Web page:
Full Text Available Abstract. The study was conducted in three semi open free-stall barns (B1, B2, and B3 for dairy cows with capacities for 120, 120 and 500 cows, respectively, from three different dairy farms (F-1, F-2 and F-3, situated in Central Southern Bulgaria. The investigated farms had the same production system – loose housing in semi open free-stall dairy barn. For each of the farms the main microclimatic parameters – air temperature, relative humidity and speed of airflow were recorded twice a month at 10.00 h 12.00 h, 14.00 h, 16.00 h and 18.00 h of the day inside the barns in three main technological zones - above the stalls, above manure and feed alleys and outside the buildings. It was found that: a Microclimatic parameters (air temperature, air relative humidity and speed of airflow in technological zones (above the stalls, the manure and feed alleys of three semi open free-stall dairy barns meet the animal hygienic requirements for all seasons according to Regulation No. 44 (2006. Exceptions are some values of relative humidity in B1 and B2 in the spring, and in B1 in winter and summer, which are lower than the minimum humidity (50% according to the standard. b The investigated barns are characterized with poor insulation and do not provide enough isolation from the external ambient temperatures. With the exception of winter, the temperature of the air inside the buildings was lower than that outside, with minor differences for all seasons. The fans in the barns have no effect on the inside air temperature, especially in summer. There was a risk of higher temperatures mainly during the summer period. c There is no significant difference between the average temperatures, air humidity and speed of airflow in all technological zones of the investigated barns. d The largest and statistically significant is the difference between the relative air humidity outside and inside the building in Farm 3, followed by buildings in Farm 1 and 2, where the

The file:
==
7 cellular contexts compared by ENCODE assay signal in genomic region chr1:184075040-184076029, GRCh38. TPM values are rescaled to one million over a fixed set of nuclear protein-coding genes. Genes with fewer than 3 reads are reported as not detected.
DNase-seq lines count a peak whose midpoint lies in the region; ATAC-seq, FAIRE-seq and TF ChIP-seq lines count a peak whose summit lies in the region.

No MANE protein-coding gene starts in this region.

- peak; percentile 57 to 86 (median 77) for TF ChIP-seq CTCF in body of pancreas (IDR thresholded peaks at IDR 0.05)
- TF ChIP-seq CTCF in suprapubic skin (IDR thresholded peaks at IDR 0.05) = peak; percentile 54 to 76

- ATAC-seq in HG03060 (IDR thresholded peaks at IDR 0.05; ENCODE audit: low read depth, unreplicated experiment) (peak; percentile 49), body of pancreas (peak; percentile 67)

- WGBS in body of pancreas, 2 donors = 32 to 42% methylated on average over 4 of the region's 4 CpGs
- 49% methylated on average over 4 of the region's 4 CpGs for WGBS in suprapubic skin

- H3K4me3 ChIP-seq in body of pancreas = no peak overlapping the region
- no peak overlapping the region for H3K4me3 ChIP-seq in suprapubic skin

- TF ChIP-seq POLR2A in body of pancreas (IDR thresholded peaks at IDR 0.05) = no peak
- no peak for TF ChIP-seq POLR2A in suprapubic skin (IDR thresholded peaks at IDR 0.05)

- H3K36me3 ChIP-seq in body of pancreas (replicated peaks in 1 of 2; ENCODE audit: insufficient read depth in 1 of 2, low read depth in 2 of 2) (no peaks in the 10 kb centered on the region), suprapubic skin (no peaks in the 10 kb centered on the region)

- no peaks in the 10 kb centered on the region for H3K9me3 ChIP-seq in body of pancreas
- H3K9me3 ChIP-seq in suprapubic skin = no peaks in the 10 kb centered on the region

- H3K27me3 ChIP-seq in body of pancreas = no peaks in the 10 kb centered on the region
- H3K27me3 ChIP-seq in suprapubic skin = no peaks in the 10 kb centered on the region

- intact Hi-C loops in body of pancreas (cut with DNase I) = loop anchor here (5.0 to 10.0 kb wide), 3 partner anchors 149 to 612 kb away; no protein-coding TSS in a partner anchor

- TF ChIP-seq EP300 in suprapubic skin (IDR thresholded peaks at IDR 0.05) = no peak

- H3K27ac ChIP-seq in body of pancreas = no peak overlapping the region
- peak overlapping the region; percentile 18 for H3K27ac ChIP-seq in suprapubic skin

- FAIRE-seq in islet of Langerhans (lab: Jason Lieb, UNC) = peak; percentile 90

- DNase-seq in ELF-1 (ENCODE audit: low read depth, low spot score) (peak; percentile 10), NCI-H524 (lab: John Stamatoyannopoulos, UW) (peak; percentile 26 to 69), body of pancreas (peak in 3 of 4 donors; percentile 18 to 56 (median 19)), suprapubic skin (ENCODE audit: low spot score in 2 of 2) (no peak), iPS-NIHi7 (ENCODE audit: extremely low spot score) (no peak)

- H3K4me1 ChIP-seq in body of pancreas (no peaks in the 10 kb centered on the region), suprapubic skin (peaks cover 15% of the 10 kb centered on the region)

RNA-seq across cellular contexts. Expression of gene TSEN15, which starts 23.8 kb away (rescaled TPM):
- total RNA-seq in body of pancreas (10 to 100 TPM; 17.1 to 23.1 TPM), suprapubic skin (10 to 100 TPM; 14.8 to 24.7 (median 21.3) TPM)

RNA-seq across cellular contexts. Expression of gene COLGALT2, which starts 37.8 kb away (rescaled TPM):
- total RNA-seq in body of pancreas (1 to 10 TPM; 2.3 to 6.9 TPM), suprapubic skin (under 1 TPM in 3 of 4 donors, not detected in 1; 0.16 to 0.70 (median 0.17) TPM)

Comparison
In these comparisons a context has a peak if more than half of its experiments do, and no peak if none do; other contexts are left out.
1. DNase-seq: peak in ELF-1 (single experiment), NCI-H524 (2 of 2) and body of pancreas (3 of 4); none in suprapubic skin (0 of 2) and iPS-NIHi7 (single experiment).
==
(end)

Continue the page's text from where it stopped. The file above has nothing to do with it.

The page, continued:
16. Prediction of RNA Polymerase II recruitment, elongation and stalling from histone modification data

    Science.gov (United States)

    2011-01-01